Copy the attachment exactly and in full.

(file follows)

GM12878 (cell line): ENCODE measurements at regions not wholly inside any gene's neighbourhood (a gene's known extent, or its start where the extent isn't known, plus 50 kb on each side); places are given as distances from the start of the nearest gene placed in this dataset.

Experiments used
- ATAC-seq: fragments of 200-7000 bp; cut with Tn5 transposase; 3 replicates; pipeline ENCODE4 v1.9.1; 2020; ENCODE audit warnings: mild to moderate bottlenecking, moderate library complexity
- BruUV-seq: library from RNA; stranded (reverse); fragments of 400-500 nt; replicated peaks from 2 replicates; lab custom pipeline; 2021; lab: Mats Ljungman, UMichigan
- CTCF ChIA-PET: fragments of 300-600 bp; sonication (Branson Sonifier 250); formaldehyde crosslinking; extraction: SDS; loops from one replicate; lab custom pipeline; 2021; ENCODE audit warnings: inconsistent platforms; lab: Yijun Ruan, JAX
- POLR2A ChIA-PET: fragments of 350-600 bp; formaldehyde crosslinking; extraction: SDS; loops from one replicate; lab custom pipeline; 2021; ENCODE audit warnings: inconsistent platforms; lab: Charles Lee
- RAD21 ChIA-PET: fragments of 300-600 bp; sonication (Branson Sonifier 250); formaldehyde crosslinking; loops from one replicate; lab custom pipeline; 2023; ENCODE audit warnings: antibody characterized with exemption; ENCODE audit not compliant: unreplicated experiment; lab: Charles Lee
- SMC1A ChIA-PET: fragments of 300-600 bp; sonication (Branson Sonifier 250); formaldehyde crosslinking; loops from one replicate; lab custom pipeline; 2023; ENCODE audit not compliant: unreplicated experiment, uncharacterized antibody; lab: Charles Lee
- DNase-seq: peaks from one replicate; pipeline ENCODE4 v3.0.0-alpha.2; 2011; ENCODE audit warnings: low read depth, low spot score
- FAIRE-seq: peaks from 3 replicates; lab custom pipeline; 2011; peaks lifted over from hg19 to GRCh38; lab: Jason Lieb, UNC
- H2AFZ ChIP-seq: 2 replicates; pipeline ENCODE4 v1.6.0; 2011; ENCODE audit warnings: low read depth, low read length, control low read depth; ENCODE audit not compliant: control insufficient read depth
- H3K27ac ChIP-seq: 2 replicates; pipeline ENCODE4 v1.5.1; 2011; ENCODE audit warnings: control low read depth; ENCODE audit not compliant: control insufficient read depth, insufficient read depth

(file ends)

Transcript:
GM12878 (cell line): ENCODE measurements at regions not wholly inside any gene's neighbourhood (a gene's known extent, or its start where the extent isn't known, plus 50 kb on each side); places are given as distances from the start of the nearest gene placed in this dataset.

Experiments used
- ATAC-seq: fragments of 200-7000 bp; cut with Tn5 transposase; 3 replicates; pipeline ENCODE4 v1.9.1; 2020; ENCODE audit warnings: mild to moderate bottlenecking, moderate library complexity
- BruUV-seq: library from RNA; stranded (reverse); fragments of 400-500 nt; replicated peaks from 2 replicates; lab custom pipeline; 2021; lab: Mats Ljungman, UMichigan
- CTCF ChIA-PET: fragments of 300-600 bp; sonication (Branson Sonifier 250); formaldehyde crosslinking; extraction: SDS; loops from one replicate; lab custom pipeline; 2021; ENCODE audit warnings: inconsistent platforms; lab: Yijun Ruan, JAX
- POLR2A ChIA-PET: fragments of 350-600 bp; formaldehyde crosslinking; extraction: SDS; loops from one replicate; lab custom pipeline; 2021; ENCODE audit warnings: inconsistent platforms; lab: Charles Lee
- RAD21 ChIA-PET: fragments of 300-600 bp; sonication (Branson Sonifier 250); formaldehyde crosslinking; loops from one replicate; lab custom pipeline; 2023; ENCODE audit warnings: antibody characterized with exemption; ENCODE audit not compliant: unreplicated experiment; lab: Charles Lee
- SMC1A ChIA-PET: fragments of 300-600 bp; sonication (Branson Sonifier 250); formaldehyde crosslinking; loops from one replicate; lab custom pipeline; 2023; ENCODE audit not compliant: unreplicated experiment, uncharacterized antibody; lab: Charles Lee
- DNase-seq: peaks from one replicate; pipeline ENCODE4 v3.0.0-alpha.2; 2011; ENCODE audit warnings: low read depth, low spot score
- FAIRE-seq: peaks from 3 replicates; lab custom pipeline; 2011; peaks lifted over from hg19 to GRCh38; lab: Jason Lieb, UNC
- H2AFZ ChIP-seq: 2 replicates; pipeline ENCODE4 v1.6.0; 2011; ENCODE audit warnings: low read depth, low read length, control low read depth; ENCODE audit not compliant: control insufficient read depth
- H3K27ac ChIP-seq: 2 replicates; pipeline ENCODE4 v1.5.1; 2011; ENCODE audit warnings: control low read depth; ENCODE audit not compliant: control insufficient read depth, insufficient read depth